An Interview with Dr. Natsuko Shintani

Paul Marlowe, Kwansei Gakuin University

Welcome to the July/August edition of TLT Interviews! For this issue, we are excited to bring an interview with Dr. Natsuko Shintani. Dr. Shintani is a Professor in the Faculty of Foreign Language Studies at Kansai University. She obtained her Ph.D. from the University of Auckland in 2011. She has worked as a language teacher in Japan and New Zealand, including in her own private language school for children. Her research interests include task-based language instruction, the role of interaction in second language acquisition and written corrective feedback. She has published widely in leading journals and has authored several books including The Role of Input-Based Tasks in Foreign Language Instruction for Young Learners (2016), Exploring Language Pedagogy through Second Language Acquisition Research (2013), and Task-Based Language Teaching: Theory and Practice (2019). Dr. Shintani was interviewed by Paul Marlowe, who is an Associate Lecturer of English in the School of Policy Studies at Kwansei Gakuin University. He earned a Ph.D. from Temple University in Japan and is interested in researching L2 writing development. So, without further ado, to the interview!


Paul Marlowe: Thank you for taking the time out of your busy schedule to join me for this interview. You’ve taught in lots of different contexts from language schools to universities, and I wanted to know a little bit about how you’re able to use research in those different teaching contexts to help you resolve some of the classroom issues you’ve had or perhaps to confirm some of the approaches you’ve used that you thought were effective. If you could tell us a little about that.

Natsuko Shintani: Thank you. As you said, I taught in many different contexts and mainly the first context that I was teaching was my own English school which was very small with maybe 60-80 students. I conducted my master’s study and my Ph.D. study there. My master’s research was about learner autonomy, and I examined my students participating in a self-study project. The study was motivated by the issue I faced as a teacher. My school provided lessons for 90 minutes once a week and some of the students were very motivated, but I realized that 90 minutes a week is not sufficient to see their visible development of language knowledge so that was really a big issue, and I thought that maybe I could have encouraged students to study outside of the classroom. My participants were 10-11 years old at that time, and I created a lot of opportunities to do self-study like visiting a library and doing extensive reading kind of things. And on the weekend, they could come to the school and play some English games by themselves and a lot of worksheets they can do by themselves, and they made their own learning portfolios. I found that the kids of about 10-11 years old are very capable in self-study and sometimes can creatively develop their own games using the given tasks or materials if they get appropriate reminders and support from the teachers. So that’s kind of related to my issue.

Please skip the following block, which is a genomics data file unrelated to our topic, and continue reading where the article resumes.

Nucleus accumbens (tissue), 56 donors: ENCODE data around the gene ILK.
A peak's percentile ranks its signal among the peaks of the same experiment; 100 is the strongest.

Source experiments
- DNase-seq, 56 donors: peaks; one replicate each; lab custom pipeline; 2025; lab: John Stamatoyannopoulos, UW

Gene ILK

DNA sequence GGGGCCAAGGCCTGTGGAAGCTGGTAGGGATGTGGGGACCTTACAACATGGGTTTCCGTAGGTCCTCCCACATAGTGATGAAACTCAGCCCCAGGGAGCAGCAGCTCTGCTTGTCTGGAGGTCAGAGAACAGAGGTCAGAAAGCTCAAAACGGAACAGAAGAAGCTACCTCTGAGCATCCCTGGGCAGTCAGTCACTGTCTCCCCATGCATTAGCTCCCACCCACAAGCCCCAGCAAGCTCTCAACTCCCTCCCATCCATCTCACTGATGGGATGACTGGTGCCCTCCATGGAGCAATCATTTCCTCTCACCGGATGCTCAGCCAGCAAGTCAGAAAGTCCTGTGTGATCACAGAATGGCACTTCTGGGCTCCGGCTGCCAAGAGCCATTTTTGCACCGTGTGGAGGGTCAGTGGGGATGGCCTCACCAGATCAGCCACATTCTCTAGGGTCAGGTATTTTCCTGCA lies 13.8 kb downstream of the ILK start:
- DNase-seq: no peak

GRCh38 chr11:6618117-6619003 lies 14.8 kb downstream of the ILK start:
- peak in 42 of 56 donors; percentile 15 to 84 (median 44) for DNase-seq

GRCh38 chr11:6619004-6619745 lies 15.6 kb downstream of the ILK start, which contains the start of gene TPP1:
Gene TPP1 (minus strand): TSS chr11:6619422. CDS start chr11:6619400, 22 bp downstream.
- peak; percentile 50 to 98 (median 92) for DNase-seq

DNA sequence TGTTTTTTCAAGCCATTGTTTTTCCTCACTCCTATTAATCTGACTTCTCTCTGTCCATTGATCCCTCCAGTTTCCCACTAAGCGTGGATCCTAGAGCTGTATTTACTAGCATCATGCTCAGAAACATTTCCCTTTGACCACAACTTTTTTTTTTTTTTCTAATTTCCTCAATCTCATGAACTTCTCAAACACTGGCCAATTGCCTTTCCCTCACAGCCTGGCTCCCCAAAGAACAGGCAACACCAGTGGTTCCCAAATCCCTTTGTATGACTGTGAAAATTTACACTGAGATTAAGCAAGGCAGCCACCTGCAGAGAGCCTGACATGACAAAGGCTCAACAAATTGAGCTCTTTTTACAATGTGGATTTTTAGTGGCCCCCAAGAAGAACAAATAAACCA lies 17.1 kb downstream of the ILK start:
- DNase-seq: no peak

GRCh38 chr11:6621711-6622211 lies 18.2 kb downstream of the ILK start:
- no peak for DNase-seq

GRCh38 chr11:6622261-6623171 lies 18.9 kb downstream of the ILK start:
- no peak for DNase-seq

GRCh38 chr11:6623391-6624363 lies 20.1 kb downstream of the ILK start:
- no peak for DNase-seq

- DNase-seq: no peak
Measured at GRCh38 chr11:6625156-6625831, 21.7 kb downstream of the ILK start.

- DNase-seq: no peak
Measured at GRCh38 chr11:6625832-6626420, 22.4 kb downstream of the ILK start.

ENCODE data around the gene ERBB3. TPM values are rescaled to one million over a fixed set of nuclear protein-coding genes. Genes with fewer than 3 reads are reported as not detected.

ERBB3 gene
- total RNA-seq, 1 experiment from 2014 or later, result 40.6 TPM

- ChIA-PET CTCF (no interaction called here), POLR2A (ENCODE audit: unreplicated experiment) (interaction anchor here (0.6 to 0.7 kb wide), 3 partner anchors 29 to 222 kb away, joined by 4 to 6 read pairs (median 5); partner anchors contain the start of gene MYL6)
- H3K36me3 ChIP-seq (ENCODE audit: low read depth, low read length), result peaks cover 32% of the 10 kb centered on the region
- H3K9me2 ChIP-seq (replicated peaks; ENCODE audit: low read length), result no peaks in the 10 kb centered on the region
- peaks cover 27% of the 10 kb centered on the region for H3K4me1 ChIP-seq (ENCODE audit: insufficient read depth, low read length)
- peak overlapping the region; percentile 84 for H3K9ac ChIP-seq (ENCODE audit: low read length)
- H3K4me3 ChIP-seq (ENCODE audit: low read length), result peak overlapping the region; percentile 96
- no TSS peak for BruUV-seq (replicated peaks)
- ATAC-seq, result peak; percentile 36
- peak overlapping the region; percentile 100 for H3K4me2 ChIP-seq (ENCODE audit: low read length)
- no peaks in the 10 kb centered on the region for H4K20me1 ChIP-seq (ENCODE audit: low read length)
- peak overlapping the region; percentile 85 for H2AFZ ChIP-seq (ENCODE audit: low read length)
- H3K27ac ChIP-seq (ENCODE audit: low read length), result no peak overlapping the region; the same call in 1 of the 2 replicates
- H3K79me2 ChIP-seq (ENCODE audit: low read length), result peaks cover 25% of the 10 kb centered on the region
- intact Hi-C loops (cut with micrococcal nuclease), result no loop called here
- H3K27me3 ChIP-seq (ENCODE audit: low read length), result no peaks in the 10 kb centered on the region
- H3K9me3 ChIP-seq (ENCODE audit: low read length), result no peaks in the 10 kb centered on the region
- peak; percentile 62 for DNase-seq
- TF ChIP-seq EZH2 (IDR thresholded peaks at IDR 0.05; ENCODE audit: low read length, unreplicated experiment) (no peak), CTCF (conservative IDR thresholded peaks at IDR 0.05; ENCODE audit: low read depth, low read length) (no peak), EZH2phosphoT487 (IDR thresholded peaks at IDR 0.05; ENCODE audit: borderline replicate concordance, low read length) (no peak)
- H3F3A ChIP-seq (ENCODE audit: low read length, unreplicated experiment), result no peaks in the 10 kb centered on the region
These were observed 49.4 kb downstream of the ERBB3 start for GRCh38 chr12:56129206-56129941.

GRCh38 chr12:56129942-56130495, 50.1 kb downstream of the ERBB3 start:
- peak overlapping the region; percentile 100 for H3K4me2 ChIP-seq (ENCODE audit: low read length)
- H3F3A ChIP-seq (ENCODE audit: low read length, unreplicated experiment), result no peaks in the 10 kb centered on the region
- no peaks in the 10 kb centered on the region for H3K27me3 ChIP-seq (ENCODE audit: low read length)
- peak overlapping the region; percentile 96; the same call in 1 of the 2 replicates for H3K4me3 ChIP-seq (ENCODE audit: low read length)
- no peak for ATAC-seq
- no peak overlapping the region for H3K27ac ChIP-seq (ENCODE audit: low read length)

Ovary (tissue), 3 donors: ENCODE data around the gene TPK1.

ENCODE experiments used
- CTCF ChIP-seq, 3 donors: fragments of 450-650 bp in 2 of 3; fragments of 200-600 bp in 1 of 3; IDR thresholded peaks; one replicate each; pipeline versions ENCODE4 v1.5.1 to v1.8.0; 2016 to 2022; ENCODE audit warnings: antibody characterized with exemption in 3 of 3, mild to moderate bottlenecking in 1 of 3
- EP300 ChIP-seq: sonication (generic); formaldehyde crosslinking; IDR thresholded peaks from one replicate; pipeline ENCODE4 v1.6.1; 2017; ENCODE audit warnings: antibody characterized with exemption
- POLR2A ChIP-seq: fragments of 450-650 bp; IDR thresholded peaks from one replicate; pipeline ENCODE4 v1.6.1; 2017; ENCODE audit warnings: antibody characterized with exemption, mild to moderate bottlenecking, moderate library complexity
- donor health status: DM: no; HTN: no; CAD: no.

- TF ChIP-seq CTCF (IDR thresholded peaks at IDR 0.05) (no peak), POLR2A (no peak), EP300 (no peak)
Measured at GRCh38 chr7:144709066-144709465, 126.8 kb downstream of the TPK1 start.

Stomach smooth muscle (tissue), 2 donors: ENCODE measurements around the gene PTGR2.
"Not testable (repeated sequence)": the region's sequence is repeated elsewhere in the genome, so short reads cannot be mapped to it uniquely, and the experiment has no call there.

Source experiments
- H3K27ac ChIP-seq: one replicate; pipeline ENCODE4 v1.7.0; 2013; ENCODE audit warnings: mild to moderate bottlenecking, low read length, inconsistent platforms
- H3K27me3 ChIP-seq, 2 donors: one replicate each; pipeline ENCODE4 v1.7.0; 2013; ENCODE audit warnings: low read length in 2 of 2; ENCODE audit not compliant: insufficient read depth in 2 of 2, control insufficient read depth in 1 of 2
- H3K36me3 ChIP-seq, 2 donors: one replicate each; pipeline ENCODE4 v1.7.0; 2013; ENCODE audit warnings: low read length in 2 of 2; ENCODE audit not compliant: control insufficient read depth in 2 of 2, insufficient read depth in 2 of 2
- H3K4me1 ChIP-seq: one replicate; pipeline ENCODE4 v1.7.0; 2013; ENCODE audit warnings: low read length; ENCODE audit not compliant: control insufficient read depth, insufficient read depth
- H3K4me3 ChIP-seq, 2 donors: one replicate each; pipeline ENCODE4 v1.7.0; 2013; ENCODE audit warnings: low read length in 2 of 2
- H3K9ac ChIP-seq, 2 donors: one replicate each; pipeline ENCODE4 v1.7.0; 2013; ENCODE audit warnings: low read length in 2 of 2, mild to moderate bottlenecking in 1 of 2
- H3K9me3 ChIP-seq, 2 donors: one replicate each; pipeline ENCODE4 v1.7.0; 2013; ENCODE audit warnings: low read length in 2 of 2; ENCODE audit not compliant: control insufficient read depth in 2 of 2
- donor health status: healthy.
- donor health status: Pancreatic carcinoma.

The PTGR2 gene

My Ph.D. study was about TBLT (Task-Based Language Teaching), and that was also motivated by my issues because I was the owner of the school, and the parents often asked, “When can my kid speak English?” or something like that. I thought that my teaching was limited, that it was quite mainly mechanical with mostly pattern practice. Many times, they enjoyed it because I made it like a game, but still, they could not go beyond that. They can answer the questions that they have learned well but were not able to try to communicate using their knowledge more flexibly. I found that some of the kids started to be able to do it, and I realized that those kids, apart from my school, had a chance to communicate using English in real situations. They had experience with homestays, or they had a cousin in the U.S., and they visited during the summer break. I thought that maybe if I could provide an opportunity in the classroom that they can really try to use their own language to try to communicate then they might be able to develop more flexible ability and develop a communicative ability to use English. Then I found that TBLT might be the answer, and I tried to conduct it for young children. That is also very much related to my own context.

You were recently scheduled to do a JALT event about TBLT in Nagoya that was canceled due to concerns related to COVID-19. I thought this would be a good opportunity to share a little about what you were going to talk about and maybe describe the different areas of work you’ve done with task-based language teaching.